The Trump administration's proposed federal budget would have a devastating impact on Philadelphia Legal Assistance, which provides legal services to low-income people, and would likely cause it to close its doors, its executive director said Tuesday.

Anita Santos-Singh said that Philadelphia Legal Assistance, which represented 5,345 Philadelphia residents in 2016 in areas of family law, health-care access, housing and other matters, said the group gets about 70 percent of its annual $4.3 million budget from the federally funded Legal Services Corp., which is facing the budget ax and would be eliminated under the president's proposed budget.

"With that level of funding, we would likely have to shut our doors," Santos-Singh said.

Philadelphia has a large network of public interest legal groups such as Philadelphia Legal Assistance, and a long tradition of providing free legal services to low-income people. And while much of that legal work is done by lawyers in private practice who donate their time, it seems unlikely that stepped up volunteer work by private firm lawyers could fill that gap, if the funds are cut, Santos-Singh said.

That's because lawyers on the staff of Philadelphia Legal Assistance and other public-interest legal groups have experience and expertise on the tangled legal issues facing the poor that pro bono lawyers from outside law firms typically lack, steeped as they are in matters affecting paying commercial clients.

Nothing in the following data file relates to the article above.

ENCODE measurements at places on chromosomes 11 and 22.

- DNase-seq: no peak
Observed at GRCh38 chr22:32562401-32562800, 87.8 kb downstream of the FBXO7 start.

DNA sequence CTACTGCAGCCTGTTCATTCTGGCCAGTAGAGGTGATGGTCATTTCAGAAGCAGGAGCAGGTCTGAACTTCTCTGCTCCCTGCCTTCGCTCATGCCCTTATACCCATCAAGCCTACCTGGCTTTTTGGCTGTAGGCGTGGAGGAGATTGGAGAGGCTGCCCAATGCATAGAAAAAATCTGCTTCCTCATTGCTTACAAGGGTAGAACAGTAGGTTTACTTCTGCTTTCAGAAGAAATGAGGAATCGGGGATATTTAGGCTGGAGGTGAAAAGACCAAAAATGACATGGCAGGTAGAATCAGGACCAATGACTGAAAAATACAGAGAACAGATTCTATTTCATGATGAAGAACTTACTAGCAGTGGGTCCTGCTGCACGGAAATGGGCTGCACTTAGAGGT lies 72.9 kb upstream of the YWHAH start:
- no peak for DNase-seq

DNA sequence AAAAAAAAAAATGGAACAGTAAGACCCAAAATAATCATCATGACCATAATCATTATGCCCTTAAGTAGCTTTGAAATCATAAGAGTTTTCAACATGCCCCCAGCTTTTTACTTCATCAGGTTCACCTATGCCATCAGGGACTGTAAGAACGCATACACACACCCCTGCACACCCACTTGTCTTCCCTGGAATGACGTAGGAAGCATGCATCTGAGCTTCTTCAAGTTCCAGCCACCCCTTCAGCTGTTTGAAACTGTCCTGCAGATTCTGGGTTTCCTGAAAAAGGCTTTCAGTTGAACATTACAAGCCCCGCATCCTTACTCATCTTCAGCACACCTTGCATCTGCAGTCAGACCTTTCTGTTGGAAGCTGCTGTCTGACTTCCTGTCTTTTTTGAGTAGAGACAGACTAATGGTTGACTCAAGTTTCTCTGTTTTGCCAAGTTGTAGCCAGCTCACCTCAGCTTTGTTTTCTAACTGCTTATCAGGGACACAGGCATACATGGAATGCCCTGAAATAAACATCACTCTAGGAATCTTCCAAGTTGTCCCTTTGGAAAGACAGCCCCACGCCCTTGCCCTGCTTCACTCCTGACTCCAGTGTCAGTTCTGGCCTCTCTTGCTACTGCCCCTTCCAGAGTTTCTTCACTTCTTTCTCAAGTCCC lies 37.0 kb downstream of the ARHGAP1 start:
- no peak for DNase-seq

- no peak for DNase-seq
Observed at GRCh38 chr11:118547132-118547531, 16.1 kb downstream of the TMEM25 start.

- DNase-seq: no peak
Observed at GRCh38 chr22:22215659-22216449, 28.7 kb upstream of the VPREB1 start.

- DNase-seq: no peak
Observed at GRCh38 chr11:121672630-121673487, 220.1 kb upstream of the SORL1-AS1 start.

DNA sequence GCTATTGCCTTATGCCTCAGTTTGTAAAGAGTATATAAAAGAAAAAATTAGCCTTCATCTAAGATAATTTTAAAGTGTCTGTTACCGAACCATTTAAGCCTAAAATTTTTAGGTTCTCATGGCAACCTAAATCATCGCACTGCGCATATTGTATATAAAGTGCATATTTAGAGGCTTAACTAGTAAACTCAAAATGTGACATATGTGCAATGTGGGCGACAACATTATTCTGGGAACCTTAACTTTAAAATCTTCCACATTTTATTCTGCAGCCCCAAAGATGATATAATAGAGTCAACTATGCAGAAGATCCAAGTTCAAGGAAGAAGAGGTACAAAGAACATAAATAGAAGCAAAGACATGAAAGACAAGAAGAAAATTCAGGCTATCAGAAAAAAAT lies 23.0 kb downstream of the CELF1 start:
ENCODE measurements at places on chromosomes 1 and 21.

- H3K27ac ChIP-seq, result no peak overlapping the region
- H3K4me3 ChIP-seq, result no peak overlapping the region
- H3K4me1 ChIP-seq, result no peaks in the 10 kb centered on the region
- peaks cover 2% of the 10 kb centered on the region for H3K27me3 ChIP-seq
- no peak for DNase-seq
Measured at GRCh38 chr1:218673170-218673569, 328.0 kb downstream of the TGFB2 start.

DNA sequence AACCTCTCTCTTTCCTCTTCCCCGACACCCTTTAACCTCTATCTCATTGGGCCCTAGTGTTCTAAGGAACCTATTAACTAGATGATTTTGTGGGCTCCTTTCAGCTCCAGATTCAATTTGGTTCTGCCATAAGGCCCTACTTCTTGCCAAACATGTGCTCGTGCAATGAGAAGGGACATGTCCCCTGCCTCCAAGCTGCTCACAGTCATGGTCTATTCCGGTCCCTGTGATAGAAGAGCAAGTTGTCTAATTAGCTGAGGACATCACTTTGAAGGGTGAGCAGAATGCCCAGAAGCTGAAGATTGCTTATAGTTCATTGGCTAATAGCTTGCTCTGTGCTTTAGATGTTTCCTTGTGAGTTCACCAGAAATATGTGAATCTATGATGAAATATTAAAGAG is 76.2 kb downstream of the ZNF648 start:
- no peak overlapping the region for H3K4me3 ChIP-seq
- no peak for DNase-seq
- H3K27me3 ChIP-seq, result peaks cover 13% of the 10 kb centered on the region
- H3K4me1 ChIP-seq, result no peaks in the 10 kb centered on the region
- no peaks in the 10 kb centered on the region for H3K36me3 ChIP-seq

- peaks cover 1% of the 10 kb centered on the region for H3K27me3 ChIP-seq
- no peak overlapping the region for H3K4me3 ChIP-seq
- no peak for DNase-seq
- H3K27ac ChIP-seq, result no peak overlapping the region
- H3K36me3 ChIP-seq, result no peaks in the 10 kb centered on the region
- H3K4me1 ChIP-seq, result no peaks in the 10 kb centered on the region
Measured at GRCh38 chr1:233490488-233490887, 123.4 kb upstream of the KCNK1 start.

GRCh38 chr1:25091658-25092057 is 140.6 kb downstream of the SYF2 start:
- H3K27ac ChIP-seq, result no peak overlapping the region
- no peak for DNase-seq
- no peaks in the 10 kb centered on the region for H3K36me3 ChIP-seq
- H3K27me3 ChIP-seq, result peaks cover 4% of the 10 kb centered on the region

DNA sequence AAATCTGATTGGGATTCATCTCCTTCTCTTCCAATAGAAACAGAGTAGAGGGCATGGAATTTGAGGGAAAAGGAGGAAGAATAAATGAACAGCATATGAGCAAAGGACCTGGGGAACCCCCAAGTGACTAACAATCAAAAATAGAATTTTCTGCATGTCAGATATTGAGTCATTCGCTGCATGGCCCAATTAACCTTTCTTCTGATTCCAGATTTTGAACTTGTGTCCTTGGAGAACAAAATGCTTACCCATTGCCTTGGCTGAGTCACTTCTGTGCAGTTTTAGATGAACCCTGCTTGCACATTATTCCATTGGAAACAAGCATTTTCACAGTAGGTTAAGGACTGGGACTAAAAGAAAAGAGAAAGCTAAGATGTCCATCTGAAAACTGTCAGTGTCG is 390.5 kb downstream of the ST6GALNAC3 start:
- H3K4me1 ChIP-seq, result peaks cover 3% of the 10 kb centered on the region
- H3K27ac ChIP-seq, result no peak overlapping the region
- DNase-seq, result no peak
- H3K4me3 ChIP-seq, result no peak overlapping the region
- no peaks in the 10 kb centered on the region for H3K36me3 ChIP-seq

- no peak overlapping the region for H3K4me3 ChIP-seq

Philadelphia Legal Assistance serves clients who meet federal guidelines for low-income people  and in this instance a family of four could earn up to $4,100 a month and qualify for legal aid.

The Legal Services Corp. has come under sustained attack before from Republican budget cutters who argue that American culture needs less litigation, not more.

But on Capitol Hill, Republican lawmakers such as Sen. Pat Toomey (R., Pa.) have been circumspect on individual budget line items, given that there will be many changes before the budget is adopted. Toomey has not taken a position on the legal services corporation proposal, but has praised Trump for his overall budget cutting approach.

"After years of overspending, I am encouraged that the president has proposed actual spending cuts," he said in a statement.

Public interest legal groups have powerful supporters, both in and outside the legal profession.

On Monday, Philadelphia Bar chancellor Deborah Gross issued a statement opposing the elimination of the Legal Services Corp., arguing that it more than pays for itself by reducing homelessness, averting domestic violence, and helping residents secure health care.

"Eliminating funding for legal services poses a threat to our entire community," Gross maintained. "Denying funding for civil legal aid prevents access to justice for all."

Debby Freedman, executive director of Community Legal Services of Philadelphia, a related public-interest group, said cuts to Philadelphia Legal Assistance would only increase pressure on other agencies that provide legal representation to low income people.

"It would really be a devastating blow to struggling families in Philadelphia," she said.